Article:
192.x.x.x (Thu Nov 27 07:40:41 2014)
    165.x.x.x (Thu Nov 27 10:00:34 2014)
    165.x.x.x (Thu Nov 27 10:00:39 2014)
    165.x.x.x (Thu Nov 27 11:05:46 2014)
    165.x.x.x (Thu Nov 27 11:05:57 2014)

Date template hits:
0 hit(s): MONTH Day Hour:Minute:Second
0 hit(s): WEEKDAY MONTH Day Hour:Minute:Second Year
0 hit(s): WEEKDAY MONTH Day Hour:Minute:Second
0 hit(s): Year/Month/Day Hour:Minute:Second
0 hit(s): Day/Month/Year Hour:Minute:Second
0 hit(s): Day/Month/Year Hour:Minute:Second
22681 hit(s): Day/MONTH/Year:Hour:Minute:Second
0 hit(s): Month/Day/Year:Hour:Minute:Second
0 hit(s): Year-Month-Day Hour:Minute:Second
0 hit(s): Year.Month.Day Hour:Minute:Second
0 hit(s): Day-MONTH-Year Hour:Minute:Second[.Millisecond]
0 hit(s): Day-Month-Year Hour:Minute:Second
0 hit(s): TAI64N
0 hit(s): Epoch
0 hit(s): ISO 8601
0 hit(s): Hour:Minute:Second
0 hit(s): <Month/Day/Year@Hour:Minute:Second>

Success, the total number of match is 7

5. Start Fail2Ban

Once you’ve confirmed that everything is setup, you need to actually start the Fail2Ban daemon.

sudo /etc/init.d/fail2ban


sudo service fail2ban restart

6. Monitor Fail2Ban logs and real testing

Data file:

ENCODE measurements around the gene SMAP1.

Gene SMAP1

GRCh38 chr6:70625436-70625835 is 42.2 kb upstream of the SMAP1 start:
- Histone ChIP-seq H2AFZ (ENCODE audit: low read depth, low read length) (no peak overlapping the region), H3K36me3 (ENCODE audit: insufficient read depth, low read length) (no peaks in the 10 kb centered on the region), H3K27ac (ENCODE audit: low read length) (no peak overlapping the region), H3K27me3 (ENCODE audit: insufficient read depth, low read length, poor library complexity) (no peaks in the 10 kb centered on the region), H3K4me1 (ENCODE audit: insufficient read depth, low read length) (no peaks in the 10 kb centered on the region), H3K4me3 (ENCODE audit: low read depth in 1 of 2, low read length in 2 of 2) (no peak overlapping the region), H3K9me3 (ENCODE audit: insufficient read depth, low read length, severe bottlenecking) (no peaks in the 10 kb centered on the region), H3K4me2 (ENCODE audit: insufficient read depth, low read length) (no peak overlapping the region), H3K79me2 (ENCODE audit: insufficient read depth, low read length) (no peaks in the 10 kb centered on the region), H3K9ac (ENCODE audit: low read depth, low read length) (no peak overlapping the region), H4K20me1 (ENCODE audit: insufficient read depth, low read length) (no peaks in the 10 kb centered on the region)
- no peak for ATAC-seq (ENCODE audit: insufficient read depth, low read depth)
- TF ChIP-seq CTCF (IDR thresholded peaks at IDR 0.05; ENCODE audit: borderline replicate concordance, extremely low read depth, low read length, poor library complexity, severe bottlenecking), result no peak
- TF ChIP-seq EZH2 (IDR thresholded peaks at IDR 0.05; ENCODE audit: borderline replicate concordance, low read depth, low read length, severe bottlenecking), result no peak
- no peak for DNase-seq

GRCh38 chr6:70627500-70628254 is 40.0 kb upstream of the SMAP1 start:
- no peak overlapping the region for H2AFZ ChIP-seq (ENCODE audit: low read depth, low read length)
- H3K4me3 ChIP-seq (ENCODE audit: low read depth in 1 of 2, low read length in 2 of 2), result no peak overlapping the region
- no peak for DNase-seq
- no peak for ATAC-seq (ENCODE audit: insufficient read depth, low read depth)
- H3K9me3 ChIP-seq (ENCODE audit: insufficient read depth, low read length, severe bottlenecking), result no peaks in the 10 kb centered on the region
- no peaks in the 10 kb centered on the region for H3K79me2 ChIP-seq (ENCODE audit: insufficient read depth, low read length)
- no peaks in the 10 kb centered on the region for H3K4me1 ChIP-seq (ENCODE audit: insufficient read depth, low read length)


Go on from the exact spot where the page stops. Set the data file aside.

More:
Fail2Ban logs all banning and unbanning of IPs in /var/log/fail2ban.log. We simulated a brute force attack, by logging in ten times with the wrong username and password.

Our Fail2Ban daemon logged the following results:

2014-11-26 22:10:01,782 fail2ban.server : INFO   Changed logging target to /var/log/fail2ban.log for Fail2ban v0.8.6
2014-11-26 22:10:02,373 fail2ban.filter : INFO   Log rotation detected for /path/to/wordpress/access.log
2014-11-26 22:10:07,379 fail2ban.filter : INFO   Log rotation detected for /path/to/wordpress/access.log
2014-11-27 12:08:53,992 fail2ban.actions: WARNING [wordpress] Ban!
2014-11-27 12:10:54,191 fail2ban.actions: WARNING [wordpress] Unban!
... snip ...

We were banned for a total of two minutes.